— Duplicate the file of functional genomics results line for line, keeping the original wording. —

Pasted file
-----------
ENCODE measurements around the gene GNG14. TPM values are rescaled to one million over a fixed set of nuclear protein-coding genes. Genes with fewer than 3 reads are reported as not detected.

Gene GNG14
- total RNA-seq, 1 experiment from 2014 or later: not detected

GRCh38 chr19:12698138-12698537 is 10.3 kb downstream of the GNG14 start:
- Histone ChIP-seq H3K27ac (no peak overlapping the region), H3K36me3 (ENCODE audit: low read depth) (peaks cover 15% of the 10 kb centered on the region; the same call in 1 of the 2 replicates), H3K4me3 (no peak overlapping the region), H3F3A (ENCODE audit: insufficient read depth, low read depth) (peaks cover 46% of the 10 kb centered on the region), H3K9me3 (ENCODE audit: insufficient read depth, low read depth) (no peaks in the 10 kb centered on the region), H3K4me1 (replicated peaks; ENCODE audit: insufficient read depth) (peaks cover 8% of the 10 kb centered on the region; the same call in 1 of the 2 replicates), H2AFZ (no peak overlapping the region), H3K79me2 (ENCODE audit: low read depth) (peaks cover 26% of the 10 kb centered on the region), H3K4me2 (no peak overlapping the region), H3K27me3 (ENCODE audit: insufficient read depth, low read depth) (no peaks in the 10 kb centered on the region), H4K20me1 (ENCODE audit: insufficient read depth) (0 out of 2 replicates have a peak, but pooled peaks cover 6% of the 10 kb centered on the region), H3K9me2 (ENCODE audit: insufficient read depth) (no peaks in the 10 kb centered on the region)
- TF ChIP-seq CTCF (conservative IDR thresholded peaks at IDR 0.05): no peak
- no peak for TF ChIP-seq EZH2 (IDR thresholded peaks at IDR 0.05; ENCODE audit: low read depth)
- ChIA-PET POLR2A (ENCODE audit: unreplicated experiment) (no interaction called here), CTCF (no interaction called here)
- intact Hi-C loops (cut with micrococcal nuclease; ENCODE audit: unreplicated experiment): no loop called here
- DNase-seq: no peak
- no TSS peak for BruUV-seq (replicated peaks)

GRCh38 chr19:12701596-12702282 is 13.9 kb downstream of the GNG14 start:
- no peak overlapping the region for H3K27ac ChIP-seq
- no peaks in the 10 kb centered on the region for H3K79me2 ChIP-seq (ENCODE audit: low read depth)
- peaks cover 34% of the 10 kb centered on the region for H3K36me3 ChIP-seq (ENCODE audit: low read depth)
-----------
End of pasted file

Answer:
ENCODE measurements around the gene GNG14. TPM values are rescaled to one million over a fixed set of nuclear protein-coding genes. Genes with fewer than 3 reads are reported as not detected.

Gene GNG14
- total RNA-seq, 1 experiment from 2014 or later: not detected

GRCh38 chr19:12698138-12698537 is 10.3 kb downstream of the GNG14 start:
- Histone ChIP-seq H3K27ac (no peak overlapping the region), H3K36me3 (ENCODE audit: low read depth) (peaks cover 15% of the 10 kb centered on the region; the same call in 1 of the 2 replicates), H3K4me3 (no peak overlapping the region), H3F3A (ENCODE audit: insufficient read depth, low read depth) (peaks cover 46% of the 10 kb centered on the region), H3K9me3 (ENCODE audit: insufficient read depth, low read depth) (no peaks in the 10 kb centered on the region), H3K4me1 (replicated peaks; ENCODE audit: insufficient read depth) (peaks cover 8% of the 10 kb centered on the region; the same call in 1 of the 2 replicates), H2AFZ (no peak overlapping the region), H3K79me2 (ENCODE audit: low read depth) (peaks cover 26% of the 10 kb centered on the region), H3K4me2 (no peak overlapping the region), H3K27me3 (ENCODE audit: insufficient read depth, low read depth) (no peaks in the 10 kb centered on the region), H4K20me1 (ENCODE audit: insufficient read depth) (0 out of 2 replicates have a peak, but pooled peaks cover 6% of the 10 kb centered on the region), H3K9me2 (ENCODE audit: insufficient read depth) (no peaks in the 10 kb centered on the region)
- TF ChIP-seq CTCF (conservative IDR thresholded peaks at IDR 0.05): no peak
- no peak for TF ChIP-seq EZH2 (IDR thresholded peaks at IDR 0.05; ENCODE audit: low read depth)
- ChIA-PET POLR2A (ENCODE audit: unreplicated experiment) (no interaction called here), CTCF (no interaction called here)
- intact Hi-C loops (cut with micrococcal nuclease; ENCODE audit: unreplicated experiment): no loop called here
- DNase-seq: no peak
- no TSS peak for BruUV-seq (replicated peaks)

GRCh38 chr19:12701596-12702282 is 13.9 kb downstream of the GNG14 start:
- no peak overlapping the region for H3K27ac ChIP-seq
- no peaks in the 10 kb centered on the region for H3K79me2 ChIP-seq (ENCODE audit: low read depth)
- peaks cover 34% of the 10 kb centered on the region for H3K36me3 ChIP-seq (ENCODE audit: low read depth)